Have you ever felt like Jeremiah as he pours out his complaint with God in these first 20 verses? Then meditate on verses 22-27. Why is faithfulness so precious?
How can Jeremiah (the author of Lamentations) have both of these truths in his mind and not break?
The God has greviously wounded Jeremiah (and the people), AND that the Lord is good to those who wait for Him?
Jeremiah gets to the crux in v31, “For the Lord will not cast off forever, but, though he cause grief, he will have compassion according to the abundance of his steadfast love;”
He continues this thought (which is important for us to wrestle with, how we pray, how we progress in prayer) – and comes to the conclusion, “Why should a living man complain, a man, about the punishment of his sins?”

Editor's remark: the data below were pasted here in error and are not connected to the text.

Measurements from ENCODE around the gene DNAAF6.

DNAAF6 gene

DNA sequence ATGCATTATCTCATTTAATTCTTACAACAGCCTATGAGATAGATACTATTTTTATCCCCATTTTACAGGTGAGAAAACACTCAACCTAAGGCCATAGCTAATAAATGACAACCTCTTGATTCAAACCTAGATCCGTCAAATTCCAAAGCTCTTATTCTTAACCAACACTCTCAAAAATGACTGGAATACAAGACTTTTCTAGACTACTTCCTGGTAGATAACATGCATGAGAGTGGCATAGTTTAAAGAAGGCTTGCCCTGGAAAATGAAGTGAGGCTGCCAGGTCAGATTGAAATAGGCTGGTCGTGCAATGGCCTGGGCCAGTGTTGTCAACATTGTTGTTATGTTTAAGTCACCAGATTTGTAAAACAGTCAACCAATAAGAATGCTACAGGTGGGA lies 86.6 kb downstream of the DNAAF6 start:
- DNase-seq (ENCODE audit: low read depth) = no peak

Jeremiah was a real person who dealt with the real world, broken and desperate, and his own sin (walking in humility and meekness under the Lord’s will).
His struggles will mirror ours, and we should take note and heart in his prayers here, how they point us to the Lord, and to Jesus.
Because Jeremiah ends this passage pointing to the great truth – The Lord has taken up our cause, and He is the JUST Lord, He will bring punishment.
Which reminds us of our own punishment – That we deserved it as much as any enemy of God. And yet He sent Jesus, His Son, to be our redemption, our rescue, our restorative healing balm.
Hallelujah, what a Saviour!
* Great God,
Thank You that You have taken up our cause. That You see the evil in the world around us today. That You will call to account.
Thank You Lord that You have saved us, that we no longer fear death or the punishment of hellfire.
Instead we walk free in Jesus, and look forward to any weight and shame and brokenness that still inhabits us being completely removed on that final day when King Jesus returns.